How does it work?
Sahaja yoga places emphasis on spontaneity. Your teacher will advise you to explore meditation and what it can offer without forcing its effects. You will be encouraged to take the class slowly, and the teacher will not suggest that you move on to advanced techniques until you have fully mastered the basics – so there’s no need to worry about being thrown in at the deep end.
A yoga class may be taught mostly in silence or the teacher may put on some music to aid in achieving a relaxed state. A candle or oil lamp may also be lit during the session to create positive energy and give you an inner glow.
Is it for me?
Practitioners claim that Sahaja yoga can help with the following:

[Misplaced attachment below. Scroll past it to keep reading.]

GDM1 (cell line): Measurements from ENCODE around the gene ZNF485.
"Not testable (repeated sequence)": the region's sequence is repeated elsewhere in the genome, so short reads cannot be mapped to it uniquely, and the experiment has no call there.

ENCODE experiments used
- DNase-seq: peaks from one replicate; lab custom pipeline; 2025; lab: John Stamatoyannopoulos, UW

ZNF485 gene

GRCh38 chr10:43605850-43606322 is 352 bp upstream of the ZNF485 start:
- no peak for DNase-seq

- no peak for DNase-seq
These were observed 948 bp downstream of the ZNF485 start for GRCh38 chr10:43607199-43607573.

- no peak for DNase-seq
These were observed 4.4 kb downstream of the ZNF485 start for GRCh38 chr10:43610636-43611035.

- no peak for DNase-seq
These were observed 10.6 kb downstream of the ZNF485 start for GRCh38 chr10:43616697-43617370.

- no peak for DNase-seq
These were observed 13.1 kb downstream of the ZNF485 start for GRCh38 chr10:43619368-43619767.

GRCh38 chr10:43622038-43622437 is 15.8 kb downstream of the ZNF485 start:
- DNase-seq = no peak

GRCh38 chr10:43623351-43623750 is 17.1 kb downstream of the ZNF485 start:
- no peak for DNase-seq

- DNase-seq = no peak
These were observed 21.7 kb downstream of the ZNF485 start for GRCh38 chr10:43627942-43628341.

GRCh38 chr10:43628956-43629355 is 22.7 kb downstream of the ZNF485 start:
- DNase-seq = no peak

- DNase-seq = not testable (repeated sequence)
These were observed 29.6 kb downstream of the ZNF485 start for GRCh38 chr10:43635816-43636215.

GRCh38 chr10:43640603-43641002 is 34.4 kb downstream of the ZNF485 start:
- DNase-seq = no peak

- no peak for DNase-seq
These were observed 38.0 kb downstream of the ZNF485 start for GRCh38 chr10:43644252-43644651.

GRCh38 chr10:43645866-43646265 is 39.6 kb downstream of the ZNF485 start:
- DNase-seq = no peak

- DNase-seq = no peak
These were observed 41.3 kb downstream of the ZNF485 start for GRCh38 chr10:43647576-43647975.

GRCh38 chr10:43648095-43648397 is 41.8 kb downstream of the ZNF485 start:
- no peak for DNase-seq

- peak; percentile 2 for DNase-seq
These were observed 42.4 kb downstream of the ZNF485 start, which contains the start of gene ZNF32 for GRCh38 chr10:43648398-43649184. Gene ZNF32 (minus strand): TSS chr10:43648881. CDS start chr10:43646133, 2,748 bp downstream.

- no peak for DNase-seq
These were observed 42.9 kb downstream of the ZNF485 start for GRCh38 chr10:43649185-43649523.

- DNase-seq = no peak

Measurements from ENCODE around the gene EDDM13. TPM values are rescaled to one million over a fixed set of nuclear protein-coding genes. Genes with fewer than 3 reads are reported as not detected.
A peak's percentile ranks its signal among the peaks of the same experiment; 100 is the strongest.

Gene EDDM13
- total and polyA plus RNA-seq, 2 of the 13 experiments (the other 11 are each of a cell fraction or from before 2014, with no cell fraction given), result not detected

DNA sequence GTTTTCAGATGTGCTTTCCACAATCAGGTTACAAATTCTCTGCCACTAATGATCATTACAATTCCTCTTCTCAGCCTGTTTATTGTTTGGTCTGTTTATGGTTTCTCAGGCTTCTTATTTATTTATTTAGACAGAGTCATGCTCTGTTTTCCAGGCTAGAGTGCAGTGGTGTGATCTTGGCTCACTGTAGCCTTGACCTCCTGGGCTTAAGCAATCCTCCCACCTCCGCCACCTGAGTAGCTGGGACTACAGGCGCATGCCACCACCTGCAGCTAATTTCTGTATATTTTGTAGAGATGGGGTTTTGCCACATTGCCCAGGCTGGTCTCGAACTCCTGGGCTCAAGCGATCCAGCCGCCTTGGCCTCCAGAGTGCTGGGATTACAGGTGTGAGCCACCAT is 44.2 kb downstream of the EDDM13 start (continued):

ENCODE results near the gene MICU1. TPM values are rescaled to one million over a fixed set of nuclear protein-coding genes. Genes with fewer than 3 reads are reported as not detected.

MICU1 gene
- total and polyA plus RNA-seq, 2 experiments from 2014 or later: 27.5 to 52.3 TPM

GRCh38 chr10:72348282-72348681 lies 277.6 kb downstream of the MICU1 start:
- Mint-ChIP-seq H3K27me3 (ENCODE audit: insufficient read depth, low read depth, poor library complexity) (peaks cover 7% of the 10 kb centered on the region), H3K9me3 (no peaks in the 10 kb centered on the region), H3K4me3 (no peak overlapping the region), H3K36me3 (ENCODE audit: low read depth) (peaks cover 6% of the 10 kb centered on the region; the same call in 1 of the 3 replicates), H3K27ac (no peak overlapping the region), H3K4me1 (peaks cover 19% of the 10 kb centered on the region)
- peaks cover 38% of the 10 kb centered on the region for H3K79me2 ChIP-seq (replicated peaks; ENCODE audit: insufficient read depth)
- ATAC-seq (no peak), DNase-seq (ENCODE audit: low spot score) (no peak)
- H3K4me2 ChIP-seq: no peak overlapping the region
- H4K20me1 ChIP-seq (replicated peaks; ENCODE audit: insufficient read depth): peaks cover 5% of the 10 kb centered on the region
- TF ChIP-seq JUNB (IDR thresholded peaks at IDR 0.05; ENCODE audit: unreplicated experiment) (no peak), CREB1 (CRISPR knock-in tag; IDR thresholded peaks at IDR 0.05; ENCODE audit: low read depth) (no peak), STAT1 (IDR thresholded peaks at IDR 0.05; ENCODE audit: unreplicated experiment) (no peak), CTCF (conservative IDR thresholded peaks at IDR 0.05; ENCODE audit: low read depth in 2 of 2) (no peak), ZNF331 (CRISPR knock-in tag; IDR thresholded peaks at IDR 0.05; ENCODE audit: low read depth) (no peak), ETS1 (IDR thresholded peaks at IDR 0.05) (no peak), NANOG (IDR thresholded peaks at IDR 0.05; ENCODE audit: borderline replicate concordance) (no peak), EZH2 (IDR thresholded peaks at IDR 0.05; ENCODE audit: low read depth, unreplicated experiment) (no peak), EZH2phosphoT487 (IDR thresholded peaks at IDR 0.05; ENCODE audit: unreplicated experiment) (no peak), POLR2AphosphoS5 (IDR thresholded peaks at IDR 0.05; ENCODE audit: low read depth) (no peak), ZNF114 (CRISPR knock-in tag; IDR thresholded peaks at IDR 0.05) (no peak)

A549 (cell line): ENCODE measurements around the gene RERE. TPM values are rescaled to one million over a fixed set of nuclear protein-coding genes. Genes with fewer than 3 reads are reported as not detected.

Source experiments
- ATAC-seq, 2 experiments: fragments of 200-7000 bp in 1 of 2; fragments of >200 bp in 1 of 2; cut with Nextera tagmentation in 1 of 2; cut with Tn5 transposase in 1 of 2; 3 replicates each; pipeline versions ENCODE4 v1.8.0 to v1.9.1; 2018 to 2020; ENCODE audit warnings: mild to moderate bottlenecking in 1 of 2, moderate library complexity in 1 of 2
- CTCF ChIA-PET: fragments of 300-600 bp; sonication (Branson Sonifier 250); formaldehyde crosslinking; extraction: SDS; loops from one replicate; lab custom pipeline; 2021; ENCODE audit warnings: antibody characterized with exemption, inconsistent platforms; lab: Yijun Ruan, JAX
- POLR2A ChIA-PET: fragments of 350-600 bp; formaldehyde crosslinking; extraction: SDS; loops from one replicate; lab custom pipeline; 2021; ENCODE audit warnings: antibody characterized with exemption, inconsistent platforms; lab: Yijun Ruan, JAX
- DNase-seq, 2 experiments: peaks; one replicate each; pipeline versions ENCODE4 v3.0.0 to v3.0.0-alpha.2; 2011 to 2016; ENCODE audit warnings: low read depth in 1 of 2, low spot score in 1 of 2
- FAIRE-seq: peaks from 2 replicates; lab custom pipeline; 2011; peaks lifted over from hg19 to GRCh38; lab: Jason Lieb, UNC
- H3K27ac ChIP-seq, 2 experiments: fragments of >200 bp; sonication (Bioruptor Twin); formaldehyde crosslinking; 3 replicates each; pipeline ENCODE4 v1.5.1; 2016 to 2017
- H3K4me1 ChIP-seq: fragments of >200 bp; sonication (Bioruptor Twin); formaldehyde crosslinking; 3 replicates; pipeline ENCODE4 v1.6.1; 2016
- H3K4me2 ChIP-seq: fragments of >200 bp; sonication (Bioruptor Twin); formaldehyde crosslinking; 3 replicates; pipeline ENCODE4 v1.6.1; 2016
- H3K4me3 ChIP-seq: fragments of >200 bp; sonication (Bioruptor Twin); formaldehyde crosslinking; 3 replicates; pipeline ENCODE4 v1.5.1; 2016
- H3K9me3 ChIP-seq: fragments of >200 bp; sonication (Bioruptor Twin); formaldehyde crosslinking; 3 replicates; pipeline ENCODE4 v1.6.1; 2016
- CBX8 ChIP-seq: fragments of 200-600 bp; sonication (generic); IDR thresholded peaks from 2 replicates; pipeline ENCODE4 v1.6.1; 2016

Strengthening the immune system Reducing stress Improving concentration Strengthening self-esteem and confidence
Sahaja yoga can be practised by anyone regardless of age or previous yoga experience. It can be practised by pregnant women, but make sure you inform your instructor that you are expecting so they can help tailor the class to your needs.
There is little movement in Sahaja yoga as it mostly focuses on meditation rather than poses. It is therefore suitable for those who are unable to practise other forms of yoga due to injury - best to avoid those downward dogs until you’re fully mended.
Good to know
Sahaja yoga was founded in India in 1970 by Shri Mataji Nirmala Devi. She brought the technique with her to England when she moved there in 1974 and now has followers worldwide.